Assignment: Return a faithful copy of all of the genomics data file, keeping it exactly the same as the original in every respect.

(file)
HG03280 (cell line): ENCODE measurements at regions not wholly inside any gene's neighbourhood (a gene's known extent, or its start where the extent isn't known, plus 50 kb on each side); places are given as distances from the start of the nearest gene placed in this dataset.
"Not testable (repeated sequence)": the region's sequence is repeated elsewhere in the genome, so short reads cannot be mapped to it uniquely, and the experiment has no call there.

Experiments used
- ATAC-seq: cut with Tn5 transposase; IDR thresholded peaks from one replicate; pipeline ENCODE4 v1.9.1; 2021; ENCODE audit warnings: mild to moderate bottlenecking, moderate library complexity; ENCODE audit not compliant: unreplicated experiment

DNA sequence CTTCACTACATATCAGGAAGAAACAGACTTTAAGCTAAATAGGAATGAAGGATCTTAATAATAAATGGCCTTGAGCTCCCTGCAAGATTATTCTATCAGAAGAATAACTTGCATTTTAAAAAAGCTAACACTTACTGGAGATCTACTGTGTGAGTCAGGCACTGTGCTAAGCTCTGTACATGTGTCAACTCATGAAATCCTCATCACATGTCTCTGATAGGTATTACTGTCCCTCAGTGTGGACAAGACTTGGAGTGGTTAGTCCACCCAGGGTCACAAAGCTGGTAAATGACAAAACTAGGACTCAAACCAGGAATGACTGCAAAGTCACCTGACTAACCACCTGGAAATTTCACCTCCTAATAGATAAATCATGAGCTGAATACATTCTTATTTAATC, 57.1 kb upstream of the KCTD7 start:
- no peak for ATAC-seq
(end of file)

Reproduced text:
HG03280 (cell line): ENCODE measurements at regions not wholly inside any gene's neighbourhood (a gene's known extent, or its start where the extent isn't known, plus 50 kb on each side); places are given as distances from the start of the nearest gene placed in this dataset.
"Not testable (repeated sequence)": the region's sequence is repeated elsewhere in the genome, so short reads cannot be mapped to it uniquely, and the experiment has no call there.

Experiments used
- ATAC-seq: cut with Tn5 transposase; IDR thresholded peaks from one replicate; pipeline ENCODE4 v1.9.1; 2021; ENCODE audit warnings: mild to moderate bottlenecking, moderate library complexity; ENCODE audit not compliant: unreplicated experiment

DNA sequence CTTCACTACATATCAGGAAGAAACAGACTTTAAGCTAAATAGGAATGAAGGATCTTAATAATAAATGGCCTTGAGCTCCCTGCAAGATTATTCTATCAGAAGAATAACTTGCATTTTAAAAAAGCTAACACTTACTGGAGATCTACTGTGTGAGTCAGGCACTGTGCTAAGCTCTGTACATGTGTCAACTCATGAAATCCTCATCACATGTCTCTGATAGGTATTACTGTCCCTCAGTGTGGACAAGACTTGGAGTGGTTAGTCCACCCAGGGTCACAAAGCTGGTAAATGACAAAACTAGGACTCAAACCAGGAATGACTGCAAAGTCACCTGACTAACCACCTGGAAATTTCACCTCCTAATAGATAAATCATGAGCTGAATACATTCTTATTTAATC, 57.1 kb upstream of the KCTD7 start:
- no peak for ATAC-seq